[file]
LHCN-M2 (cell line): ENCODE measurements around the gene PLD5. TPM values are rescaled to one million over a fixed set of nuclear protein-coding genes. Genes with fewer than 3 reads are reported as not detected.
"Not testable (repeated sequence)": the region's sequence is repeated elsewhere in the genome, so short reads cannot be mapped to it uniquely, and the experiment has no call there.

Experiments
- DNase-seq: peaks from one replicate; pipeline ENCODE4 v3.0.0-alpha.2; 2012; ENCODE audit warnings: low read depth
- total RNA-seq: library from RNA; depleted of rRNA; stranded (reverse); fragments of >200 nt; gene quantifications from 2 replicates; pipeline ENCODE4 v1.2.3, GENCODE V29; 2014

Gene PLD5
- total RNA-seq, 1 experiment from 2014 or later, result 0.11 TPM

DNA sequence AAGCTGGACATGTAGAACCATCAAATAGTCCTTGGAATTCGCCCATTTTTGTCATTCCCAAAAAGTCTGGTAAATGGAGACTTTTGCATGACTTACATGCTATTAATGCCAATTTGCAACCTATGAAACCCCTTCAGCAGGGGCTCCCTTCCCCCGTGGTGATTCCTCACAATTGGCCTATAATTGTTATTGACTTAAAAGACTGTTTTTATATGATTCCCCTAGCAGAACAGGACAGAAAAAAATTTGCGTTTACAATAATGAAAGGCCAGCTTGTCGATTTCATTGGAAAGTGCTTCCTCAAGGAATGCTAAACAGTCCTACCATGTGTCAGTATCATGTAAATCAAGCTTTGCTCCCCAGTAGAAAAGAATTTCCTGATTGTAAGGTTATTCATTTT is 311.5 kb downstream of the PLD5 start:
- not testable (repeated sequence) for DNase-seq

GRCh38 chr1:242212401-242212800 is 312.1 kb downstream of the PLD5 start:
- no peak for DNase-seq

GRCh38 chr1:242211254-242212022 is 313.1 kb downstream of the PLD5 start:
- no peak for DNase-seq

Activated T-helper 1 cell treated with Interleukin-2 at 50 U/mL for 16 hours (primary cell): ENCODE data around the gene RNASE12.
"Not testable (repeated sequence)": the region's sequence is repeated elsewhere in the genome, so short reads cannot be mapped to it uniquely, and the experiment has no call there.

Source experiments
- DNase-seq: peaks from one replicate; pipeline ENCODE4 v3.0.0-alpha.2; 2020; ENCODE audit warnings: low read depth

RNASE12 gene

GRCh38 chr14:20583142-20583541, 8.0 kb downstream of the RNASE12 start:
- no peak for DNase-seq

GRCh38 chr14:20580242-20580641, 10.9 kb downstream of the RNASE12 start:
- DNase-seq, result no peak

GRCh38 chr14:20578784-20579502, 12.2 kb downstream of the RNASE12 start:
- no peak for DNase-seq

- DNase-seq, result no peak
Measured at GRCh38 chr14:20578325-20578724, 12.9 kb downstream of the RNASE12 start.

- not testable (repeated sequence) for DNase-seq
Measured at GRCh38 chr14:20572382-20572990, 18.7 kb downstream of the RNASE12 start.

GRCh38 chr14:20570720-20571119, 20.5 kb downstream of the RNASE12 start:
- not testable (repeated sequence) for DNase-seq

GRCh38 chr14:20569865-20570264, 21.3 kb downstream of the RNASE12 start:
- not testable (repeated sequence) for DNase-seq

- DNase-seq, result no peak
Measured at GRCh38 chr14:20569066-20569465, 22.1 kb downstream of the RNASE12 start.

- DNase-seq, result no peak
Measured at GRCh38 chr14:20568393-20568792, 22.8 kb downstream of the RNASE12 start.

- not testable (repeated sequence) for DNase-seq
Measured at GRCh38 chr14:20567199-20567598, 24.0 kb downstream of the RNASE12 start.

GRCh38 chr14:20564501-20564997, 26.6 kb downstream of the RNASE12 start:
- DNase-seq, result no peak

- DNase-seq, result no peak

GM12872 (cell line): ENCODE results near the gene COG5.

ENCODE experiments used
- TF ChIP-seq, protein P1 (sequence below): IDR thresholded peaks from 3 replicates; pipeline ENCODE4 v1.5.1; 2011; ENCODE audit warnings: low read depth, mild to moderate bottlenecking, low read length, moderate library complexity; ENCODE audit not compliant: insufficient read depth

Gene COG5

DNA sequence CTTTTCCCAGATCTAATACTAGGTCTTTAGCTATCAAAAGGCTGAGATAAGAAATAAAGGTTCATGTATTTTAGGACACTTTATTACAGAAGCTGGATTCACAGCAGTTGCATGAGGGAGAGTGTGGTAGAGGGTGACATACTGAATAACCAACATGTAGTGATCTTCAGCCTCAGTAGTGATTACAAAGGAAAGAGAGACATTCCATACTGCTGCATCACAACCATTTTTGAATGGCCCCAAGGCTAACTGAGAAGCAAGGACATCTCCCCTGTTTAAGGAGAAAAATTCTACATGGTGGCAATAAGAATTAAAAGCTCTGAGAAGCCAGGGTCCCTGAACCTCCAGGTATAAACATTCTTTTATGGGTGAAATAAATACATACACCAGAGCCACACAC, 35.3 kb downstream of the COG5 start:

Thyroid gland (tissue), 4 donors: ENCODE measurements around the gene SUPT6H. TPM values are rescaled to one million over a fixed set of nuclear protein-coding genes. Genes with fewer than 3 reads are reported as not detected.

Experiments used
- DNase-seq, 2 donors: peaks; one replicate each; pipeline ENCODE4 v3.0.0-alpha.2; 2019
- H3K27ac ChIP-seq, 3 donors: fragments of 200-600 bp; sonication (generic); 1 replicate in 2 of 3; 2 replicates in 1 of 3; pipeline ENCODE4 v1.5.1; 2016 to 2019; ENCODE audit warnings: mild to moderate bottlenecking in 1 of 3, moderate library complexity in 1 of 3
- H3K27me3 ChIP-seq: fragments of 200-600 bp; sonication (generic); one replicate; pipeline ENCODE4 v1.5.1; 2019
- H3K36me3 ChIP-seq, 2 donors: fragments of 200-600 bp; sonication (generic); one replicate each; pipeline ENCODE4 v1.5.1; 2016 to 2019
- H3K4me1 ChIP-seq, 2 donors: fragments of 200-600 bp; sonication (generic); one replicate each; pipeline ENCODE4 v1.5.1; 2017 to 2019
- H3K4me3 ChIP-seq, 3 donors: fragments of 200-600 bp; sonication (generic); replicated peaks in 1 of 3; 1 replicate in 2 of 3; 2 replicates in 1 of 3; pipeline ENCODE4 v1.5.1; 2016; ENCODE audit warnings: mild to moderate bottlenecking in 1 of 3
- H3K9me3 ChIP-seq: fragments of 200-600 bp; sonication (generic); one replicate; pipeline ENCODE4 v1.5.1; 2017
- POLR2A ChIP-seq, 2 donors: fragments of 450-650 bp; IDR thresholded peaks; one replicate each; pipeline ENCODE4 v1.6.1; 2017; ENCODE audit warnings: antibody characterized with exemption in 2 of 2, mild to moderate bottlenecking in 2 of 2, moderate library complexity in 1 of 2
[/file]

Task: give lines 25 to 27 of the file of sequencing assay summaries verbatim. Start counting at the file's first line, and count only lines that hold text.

- DNase-seq, result no peak
Measured at GRCh38 chr14:20578325-20578724, 12.9 kb downstream of the RNASE12 start.

- not testable (repeated sequence) for DNase-seq